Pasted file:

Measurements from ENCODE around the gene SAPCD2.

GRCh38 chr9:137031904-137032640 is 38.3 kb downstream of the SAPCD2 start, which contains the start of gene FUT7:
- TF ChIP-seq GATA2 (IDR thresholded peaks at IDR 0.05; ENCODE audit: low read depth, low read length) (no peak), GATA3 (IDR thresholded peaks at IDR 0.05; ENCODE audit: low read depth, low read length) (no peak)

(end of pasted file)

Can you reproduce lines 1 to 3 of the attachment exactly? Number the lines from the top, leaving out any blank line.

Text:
Measurements from ENCODE around the gene SAPCD2.

GRCh38 chr9:137031904-137032640 is 38.3 kb downstream of the SAPCD2 start, which contains the start of gene FUT7:
- TF ChIP-seq GATA2 (IDR thresholded peaks at IDR 0.05; ENCODE audit: low read depth, low read length) (no peak), GATA3 (IDR thresholded peaks at IDR 0.05; ENCODE audit: low read depth, low read length) (no peak)